Bryan has been frantically benchmarking and identifying bottlenecks with the scale-out RDF store on a cluster to which we have access for a limited time. Here is a snippet of what he had to say about it, taken from an email this morning:

We have been running some experimental trials with bigdata on a cluster of 14 machines collecting metrics on RDF data load, RDF closure rates, and RDF query using the LUBM synthetic data set. This is really a shakedown period and I do not believe that these numbers represent the potential of the system. Rather, they should be taken as evidence of the minimum throughput which we might expect to see on a heavily loaded cluster. Our goal is to perform runs on the order of 20B triples. Given the inherent complexity of distributed systems, we are taking this incrementally and doing 1B triple runs right now.

The cluster is a set of relatively hefty machines. Each has 32G of RAM, 8 cores, and around 100G of local disk available to the application. The application runs 13 “data services” — one per blade. The 14th blade runs a transaction service, zookeeper (a distributed lock management service), a “metadata service” which is used to locate index partitions on the data services, and a load balancer service. We are not using hypervisor or any similar kind of technology. Each JVM runs on its local machine. We use RMI between the JVMs using APIs established for the various services. All data (other than log files) is stored on local disk on the machines.

Bigdata is designed as a key-ranged partitioned database architecture. This means that it dynamically breaks down each of the indices for the application into key ranges and (re-)distributes those index partitions across the cluster in order to balance the load on the data services. The RDF database uses 5 indices: three statement indices and two indices for mapping URIs and literals into internal identifiers and then back into RDF resources.

A run begins by pre-partitioning the data based on a sample data set (I have been using LUBM U10, with 1.2M triples). This gives us some good initial index partition boundaries which helps us to initially distribute the workload across the cluster. We then start a master on one machine and it starts data load clients on the various data services. Given N data load clients, each data load client is responsible for incrementally generating and loading 1/Nth the data into the distributed database. We took this approach since we lacked sufficient shared disk to store the pre-generated data set. Instead, we dynamically generate the data on a “just in time” basis.

Data load is linear out to at least 1B triples. Since the system uses B+Trees we expect log-linear performance as IOWAIT begins to dominate. In fact, we have currently identified a bottleneck in the “lock manager” and we are working to remove that bottleneck right now, which should increase the concurrency of the system and its throughput dramatically, in which case we will try a 10B triple run. Right now, we are observing between 50k and 60k triples per second during data load out to 1B triples (depending on the size of the thread pool used by the data services).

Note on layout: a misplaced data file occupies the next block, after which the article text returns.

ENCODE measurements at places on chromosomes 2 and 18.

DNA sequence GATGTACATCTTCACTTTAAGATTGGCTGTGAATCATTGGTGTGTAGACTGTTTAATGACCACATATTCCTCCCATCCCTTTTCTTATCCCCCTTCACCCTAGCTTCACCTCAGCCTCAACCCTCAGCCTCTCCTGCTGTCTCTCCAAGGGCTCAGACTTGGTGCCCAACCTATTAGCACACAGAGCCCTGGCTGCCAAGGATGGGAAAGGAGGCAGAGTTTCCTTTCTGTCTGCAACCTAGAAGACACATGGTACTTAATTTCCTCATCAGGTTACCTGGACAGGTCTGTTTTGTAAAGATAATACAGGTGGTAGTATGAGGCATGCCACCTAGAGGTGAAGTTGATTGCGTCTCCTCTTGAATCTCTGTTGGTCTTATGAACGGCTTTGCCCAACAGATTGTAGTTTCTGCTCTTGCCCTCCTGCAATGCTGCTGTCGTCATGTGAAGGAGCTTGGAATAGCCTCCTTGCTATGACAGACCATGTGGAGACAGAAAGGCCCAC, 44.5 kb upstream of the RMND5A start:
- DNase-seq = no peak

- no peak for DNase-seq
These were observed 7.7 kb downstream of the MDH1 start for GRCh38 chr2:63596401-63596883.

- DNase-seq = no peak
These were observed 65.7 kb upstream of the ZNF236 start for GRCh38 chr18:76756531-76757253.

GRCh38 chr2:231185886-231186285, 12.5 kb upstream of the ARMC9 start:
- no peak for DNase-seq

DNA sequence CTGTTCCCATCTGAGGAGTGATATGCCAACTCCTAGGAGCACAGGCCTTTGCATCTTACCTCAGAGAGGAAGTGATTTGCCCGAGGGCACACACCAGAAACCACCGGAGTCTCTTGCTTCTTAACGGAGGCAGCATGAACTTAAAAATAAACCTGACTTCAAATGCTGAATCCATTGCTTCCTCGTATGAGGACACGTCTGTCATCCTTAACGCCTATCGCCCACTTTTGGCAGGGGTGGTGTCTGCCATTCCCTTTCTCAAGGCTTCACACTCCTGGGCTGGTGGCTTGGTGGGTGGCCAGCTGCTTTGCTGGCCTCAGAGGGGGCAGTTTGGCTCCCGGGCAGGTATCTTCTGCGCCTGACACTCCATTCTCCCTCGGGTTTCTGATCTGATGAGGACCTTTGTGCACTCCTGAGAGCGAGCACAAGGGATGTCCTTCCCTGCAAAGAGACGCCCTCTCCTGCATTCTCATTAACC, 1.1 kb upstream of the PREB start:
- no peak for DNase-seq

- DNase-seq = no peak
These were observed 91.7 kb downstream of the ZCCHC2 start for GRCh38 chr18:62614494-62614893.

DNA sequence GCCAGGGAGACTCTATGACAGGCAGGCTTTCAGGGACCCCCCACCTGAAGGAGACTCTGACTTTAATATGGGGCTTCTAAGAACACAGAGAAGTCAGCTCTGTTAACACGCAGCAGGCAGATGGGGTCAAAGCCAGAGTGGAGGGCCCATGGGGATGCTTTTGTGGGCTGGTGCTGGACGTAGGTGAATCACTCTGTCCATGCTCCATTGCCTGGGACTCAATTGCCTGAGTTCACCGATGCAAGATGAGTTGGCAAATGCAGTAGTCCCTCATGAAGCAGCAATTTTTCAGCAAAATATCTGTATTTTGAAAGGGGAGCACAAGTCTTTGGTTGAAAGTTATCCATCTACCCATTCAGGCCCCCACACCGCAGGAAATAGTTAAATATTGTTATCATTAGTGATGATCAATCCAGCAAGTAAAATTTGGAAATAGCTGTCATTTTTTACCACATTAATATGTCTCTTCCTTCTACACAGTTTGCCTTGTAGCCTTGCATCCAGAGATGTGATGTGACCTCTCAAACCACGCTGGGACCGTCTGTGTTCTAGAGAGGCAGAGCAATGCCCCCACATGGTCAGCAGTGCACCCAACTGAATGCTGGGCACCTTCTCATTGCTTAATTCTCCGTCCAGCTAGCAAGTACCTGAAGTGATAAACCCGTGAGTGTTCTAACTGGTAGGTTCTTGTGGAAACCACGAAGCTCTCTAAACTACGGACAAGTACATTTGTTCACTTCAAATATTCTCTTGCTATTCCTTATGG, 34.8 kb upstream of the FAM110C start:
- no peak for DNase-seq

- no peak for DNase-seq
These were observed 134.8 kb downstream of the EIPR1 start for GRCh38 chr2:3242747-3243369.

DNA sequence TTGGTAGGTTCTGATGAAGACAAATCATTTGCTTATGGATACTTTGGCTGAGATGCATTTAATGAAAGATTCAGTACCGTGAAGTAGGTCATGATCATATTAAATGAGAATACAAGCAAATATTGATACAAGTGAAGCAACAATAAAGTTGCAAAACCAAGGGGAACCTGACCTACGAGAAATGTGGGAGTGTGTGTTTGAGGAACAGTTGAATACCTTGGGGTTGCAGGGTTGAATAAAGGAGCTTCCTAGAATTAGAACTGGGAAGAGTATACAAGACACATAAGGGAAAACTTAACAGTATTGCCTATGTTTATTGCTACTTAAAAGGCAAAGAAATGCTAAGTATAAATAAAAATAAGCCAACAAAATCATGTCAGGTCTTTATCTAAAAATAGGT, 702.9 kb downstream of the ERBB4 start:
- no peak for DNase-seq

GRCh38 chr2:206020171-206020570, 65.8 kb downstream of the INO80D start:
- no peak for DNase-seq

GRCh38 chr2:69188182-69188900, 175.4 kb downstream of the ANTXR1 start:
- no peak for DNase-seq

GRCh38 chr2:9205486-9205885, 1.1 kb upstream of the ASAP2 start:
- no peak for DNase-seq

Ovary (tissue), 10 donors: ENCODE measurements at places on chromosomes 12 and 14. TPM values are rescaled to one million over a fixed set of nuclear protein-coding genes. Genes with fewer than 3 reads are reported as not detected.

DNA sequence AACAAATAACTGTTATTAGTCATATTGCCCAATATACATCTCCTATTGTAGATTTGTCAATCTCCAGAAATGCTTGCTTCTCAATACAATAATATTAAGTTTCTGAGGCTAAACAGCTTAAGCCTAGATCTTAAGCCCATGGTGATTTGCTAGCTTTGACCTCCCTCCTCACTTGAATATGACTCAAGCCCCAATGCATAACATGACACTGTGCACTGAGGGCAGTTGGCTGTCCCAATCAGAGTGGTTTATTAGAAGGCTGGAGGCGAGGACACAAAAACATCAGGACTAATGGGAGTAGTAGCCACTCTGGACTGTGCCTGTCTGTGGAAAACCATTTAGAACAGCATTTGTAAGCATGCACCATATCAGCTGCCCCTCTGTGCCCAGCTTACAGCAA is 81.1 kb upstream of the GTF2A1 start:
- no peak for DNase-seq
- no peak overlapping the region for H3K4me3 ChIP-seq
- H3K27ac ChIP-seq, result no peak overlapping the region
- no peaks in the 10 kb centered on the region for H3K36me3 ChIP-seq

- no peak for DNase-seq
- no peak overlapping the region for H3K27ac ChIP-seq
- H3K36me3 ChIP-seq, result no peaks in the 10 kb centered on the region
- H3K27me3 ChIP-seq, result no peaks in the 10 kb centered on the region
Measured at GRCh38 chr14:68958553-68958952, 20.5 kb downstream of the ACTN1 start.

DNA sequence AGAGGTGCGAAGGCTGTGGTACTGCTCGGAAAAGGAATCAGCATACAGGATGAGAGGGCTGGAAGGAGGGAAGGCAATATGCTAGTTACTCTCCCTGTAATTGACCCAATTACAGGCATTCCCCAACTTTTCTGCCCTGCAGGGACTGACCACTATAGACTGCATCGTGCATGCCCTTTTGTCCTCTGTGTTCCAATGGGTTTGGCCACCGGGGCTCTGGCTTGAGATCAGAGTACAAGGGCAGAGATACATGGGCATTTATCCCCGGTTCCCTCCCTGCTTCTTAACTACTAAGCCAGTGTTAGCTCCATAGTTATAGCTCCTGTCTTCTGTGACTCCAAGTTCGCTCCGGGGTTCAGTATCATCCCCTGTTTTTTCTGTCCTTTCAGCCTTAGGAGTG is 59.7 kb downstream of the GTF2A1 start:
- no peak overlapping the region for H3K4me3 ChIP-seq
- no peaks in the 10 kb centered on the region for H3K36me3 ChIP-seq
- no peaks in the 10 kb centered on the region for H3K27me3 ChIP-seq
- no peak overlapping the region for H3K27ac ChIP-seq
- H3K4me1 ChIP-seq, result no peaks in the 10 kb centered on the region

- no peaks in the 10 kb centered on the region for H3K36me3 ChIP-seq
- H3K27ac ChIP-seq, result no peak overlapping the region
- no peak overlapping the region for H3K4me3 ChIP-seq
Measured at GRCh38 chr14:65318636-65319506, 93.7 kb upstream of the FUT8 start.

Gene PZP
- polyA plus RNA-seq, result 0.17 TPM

A sample run summary is inline below. Loading 1B triples takes approximately 6 hours, and we hope to improve on that shortly. You can also see the time required to compute the eager closure of the RDFS entailments and the net time and triples per second to load and compute the closure of the LUBM U8000 data set. I have not been tracking bytes per triple explicitly, but examining one point in the run with 821M triples loaded the on disk requirements were 89G across the cluster, which is 108 bytes per triple. That might be a reasonable value during a period of heavy write activity when there is a lot of data buffered on journals and the index partitions views are not compact. However, I expect that this goes down to about 50 bytes per triple when the system is at rest (after performing compacting merges on the index partitions and releasing unnecessary history).

Thanks,

-bryan

Fri Feb 20 17:12:39 GMT-05:00 2009
Load: tps=51038, ntriples=1154639857, nnew=1154639421, elapsed=22622977ms
namespace U8000b
class com.bigdata.rdf.store.ScaleOutTripleStore
indexManager com.bigdata.service.jini.JiniFederation
statementCount 1154639857
termCount 263124825
uriCount 173797593
literalCount 89327232
bnodeCount 0

Computing closure: now=Fri Feb 20 23:29:46 GMT-05:00 2009
closure: ClosureStats{mutationCount=272469320, elapsed=13235241ms}
Closure: tps=19940, ntriples=1418566071, nnew=263926214, elapsed=13235355ms
namespace U8000b
class com.bigdata.rdf.store.ScaleOutTripleStore
indexManager com.bigdata.service.jini.JiniFederation
statementCount 1418566071
termCount 263124825
uriCount 173797593
literalCount 89327232
bnodeCount 0

Net: tps=39556, ntriples=1418566071, nnew=1418565635, elapsed=35861664ms
Forcing overflow: now=Sat Feb 21 03:10:23 GMT-05:00 2009
Forced overflow: now=Sat Feb 21 03:15:10 GMT-05:00 2009
namespace U8000b
class com.bigdata.rdf.store.ScaleOutTripleStore
indexManager com.bigdata.service.jini.JiniFederation
statementCount 1340505170
termCount 263124825
uriCount 173797593
literalCount 89327232
bnodeCount 0

Very exciting results! Keep up the good work Bryan!